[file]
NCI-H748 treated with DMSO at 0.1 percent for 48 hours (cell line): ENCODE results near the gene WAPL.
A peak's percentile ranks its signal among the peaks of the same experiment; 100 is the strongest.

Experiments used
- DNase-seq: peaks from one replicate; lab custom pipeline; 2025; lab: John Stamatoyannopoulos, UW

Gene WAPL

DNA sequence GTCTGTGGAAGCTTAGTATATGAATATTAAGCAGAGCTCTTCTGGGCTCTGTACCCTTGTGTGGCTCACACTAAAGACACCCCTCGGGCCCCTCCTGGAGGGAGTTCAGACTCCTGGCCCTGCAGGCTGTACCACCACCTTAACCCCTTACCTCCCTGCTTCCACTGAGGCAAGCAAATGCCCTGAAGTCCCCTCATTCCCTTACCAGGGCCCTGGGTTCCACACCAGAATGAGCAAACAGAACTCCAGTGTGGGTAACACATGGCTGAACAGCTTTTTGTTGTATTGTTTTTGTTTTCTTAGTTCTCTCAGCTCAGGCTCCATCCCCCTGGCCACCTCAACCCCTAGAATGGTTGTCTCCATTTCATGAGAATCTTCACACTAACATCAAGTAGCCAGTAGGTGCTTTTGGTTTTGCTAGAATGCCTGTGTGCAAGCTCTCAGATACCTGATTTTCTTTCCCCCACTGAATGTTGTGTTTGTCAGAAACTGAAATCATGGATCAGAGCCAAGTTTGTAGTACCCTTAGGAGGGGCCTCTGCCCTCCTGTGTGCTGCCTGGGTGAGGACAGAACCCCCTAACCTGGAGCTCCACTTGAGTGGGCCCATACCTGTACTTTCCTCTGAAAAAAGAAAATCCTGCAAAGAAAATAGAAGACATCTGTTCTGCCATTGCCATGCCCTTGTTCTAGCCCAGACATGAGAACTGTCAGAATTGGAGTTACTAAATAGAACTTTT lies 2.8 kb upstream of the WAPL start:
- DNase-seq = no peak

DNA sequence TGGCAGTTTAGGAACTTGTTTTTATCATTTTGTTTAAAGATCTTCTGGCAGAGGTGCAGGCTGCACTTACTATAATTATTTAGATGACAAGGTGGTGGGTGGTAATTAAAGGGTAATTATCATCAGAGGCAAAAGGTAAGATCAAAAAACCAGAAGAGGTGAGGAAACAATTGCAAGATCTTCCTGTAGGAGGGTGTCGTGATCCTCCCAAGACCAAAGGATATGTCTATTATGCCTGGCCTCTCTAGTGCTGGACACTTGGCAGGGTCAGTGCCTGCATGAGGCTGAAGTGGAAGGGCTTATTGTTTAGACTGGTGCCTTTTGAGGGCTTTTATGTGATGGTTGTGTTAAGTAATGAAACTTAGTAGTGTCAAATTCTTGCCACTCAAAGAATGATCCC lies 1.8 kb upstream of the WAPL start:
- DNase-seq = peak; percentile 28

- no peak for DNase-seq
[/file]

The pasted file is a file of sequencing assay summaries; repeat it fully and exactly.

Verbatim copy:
NCI-H748 treated with DMSO at 0.1 percent for 48 hours (cell line): ENCODE results near the gene WAPL.
A peak's percentile ranks its signal among the peaks of the same experiment; 100 is the strongest.

Experiments used
- DNase-seq: peaks from one replicate; lab custom pipeline; 2025; lab: John Stamatoyannopoulos, UW

Gene WAPL

DNA sequence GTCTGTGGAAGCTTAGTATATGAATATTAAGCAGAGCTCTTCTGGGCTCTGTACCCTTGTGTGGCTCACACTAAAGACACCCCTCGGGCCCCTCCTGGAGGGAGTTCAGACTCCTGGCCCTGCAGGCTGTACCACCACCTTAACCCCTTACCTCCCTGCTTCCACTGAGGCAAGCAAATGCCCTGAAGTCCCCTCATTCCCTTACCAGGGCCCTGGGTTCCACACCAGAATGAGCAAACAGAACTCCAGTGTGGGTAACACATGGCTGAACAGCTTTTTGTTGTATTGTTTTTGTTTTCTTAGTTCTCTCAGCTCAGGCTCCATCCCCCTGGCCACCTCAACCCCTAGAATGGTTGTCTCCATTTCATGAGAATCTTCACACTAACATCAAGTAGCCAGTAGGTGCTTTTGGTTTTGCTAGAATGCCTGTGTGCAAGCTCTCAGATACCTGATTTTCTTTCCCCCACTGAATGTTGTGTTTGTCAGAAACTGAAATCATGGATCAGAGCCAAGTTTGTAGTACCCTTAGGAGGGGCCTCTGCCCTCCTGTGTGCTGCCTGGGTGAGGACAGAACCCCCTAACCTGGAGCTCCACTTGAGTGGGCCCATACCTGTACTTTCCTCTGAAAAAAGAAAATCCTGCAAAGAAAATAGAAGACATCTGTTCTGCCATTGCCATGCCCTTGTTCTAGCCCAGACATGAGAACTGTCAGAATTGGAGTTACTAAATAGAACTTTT lies 2.8 kb upstream of the WAPL start:
- DNase-seq = no peak

DNA sequence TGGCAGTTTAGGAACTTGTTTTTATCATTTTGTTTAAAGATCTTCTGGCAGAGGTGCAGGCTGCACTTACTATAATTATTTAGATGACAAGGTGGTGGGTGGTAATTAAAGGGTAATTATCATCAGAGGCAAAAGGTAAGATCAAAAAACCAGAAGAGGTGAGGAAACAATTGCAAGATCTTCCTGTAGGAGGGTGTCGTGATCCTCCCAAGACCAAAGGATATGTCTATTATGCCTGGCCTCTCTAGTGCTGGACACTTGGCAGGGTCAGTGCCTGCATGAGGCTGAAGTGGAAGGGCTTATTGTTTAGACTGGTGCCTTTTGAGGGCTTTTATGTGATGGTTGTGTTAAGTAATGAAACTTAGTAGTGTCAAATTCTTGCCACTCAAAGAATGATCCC lies 1.8 kb upstream of the WAPL start:
- DNase-seq = peak; percentile 28

- no peak for DNase-seq